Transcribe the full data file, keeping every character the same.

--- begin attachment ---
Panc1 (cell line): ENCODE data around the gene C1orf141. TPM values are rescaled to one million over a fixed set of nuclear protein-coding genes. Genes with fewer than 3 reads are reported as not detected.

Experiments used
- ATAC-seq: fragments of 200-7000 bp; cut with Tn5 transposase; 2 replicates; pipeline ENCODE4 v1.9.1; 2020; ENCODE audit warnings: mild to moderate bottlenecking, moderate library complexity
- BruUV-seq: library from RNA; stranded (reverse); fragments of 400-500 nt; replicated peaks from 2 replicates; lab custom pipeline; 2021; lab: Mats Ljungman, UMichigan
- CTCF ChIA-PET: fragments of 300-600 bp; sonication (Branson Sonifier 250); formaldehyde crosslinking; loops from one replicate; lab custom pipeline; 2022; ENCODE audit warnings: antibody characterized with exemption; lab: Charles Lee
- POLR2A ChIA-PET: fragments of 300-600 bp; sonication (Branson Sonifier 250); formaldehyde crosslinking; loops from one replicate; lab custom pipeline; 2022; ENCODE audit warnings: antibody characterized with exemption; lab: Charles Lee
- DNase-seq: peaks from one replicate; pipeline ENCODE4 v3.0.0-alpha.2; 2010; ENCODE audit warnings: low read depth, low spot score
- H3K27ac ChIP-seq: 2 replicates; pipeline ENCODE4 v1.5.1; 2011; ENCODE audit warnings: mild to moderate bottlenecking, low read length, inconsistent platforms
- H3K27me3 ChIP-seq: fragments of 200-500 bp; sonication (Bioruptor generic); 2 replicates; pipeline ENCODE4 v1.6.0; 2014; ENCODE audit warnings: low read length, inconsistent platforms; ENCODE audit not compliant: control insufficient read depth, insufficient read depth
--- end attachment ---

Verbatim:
Panc1 (cell line): ENCODE data around the gene C1orf141. TPM values are rescaled to one million over a fixed set of nuclear protein-coding genes. Genes with fewer than 3 reads are reported as not detected.

Experiments used
- ATAC-seq: fragments of 200-7000 bp; cut with Tn5 transposase; 2 replicates; pipeline ENCODE4 v1.9.1; 2020; ENCODE audit warnings: mild to moderate bottlenecking, moderate library complexity
- BruUV-seq: library from RNA; stranded (reverse); fragments of 400-500 nt; replicated peaks from 2 replicates; lab custom pipeline; 2021; lab: Mats Ljungman, UMichigan
- CTCF ChIA-PET: fragments of 300-600 bp; sonication (Branson Sonifier 250); formaldehyde crosslinking; loops from one replicate; lab custom pipeline; 2022; ENCODE audit warnings: antibody characterized with exemption; lab: Charles Lee
- POLR2A ChIA-PET: fragments of 300-600 bp; sonication (Branson Sonifier 250); formaldehyde crosslinking; loops from one replicate; lab custom pipeline; 2022; ENCODE audit warnings: antibody characterized with exemption; lab: Charles Lee
- DNase-seq: peaks from one replicate; pipeline ENCODE4 v3.0.0-alpha.2; 2010; ENCODE audit warnings: low read depth, low spot score
- H3K27ac ChIP-seq: 2 replicates; pipeline ENCODE4 v1.5.1; 2011; ENCODE audit warnings: mild to moderate bottlenecking, low read length, inconsistent platforms
- H3K27me3 ChIP-seq: fragments of 200-500 bp; sonication (Bioruptor generic); 2 replicates; pipeline ENCODE4 v1.6.0; 2014; ENCODE audit warnings: low read length, inconsistent platforms; ENCODE audit not compliant: control insufficient read depth, insufficient read depth